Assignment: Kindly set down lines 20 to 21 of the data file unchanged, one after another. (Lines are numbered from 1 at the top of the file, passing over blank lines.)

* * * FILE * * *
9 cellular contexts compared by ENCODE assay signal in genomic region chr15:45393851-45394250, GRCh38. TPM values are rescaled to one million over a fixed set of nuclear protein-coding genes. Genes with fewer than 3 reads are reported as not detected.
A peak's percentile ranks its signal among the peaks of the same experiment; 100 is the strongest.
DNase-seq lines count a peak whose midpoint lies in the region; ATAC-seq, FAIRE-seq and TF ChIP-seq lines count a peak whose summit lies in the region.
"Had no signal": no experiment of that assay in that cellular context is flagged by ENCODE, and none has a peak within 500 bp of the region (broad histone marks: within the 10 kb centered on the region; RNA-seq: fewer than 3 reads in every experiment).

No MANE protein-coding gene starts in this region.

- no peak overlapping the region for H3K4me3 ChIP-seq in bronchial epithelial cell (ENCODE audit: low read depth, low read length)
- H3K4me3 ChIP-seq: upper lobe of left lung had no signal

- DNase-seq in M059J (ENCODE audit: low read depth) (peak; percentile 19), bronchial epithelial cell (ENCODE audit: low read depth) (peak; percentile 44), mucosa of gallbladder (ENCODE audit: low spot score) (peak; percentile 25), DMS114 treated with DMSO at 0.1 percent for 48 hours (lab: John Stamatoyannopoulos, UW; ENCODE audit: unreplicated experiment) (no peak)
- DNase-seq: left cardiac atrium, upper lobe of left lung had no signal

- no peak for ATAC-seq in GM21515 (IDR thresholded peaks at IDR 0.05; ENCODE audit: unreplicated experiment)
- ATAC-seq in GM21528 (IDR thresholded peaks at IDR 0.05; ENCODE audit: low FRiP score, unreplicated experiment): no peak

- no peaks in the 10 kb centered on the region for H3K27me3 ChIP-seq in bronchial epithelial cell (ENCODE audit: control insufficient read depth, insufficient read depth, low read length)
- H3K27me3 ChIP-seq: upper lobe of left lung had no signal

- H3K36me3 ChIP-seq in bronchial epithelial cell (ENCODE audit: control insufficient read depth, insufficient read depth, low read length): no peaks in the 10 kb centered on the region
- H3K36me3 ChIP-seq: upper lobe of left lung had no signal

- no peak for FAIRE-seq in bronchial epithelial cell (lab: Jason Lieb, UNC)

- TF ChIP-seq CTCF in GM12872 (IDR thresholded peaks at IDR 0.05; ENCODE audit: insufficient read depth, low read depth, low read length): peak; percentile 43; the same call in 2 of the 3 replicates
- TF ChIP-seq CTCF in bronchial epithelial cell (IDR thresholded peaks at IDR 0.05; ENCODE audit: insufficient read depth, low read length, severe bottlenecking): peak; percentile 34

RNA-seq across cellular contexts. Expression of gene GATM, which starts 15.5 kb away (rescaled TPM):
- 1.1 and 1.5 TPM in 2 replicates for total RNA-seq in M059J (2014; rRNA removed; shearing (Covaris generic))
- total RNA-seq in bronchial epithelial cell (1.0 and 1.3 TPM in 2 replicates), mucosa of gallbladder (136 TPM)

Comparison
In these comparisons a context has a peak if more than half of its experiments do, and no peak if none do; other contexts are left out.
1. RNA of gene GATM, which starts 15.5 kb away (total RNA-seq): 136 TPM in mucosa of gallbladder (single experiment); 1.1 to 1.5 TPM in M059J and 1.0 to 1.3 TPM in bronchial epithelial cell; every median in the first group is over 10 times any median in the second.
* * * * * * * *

- 1.1 and 1.5 TPM in 2 replicates for total RNA-seq in M059J (2014; rRNA removed; shearing (Covaris generic))
- total RNA-seq in bronchial epithelial cell (1.0 and 1.3 TPM in 2 replicates), mucosa of gallbladder (136 TPM)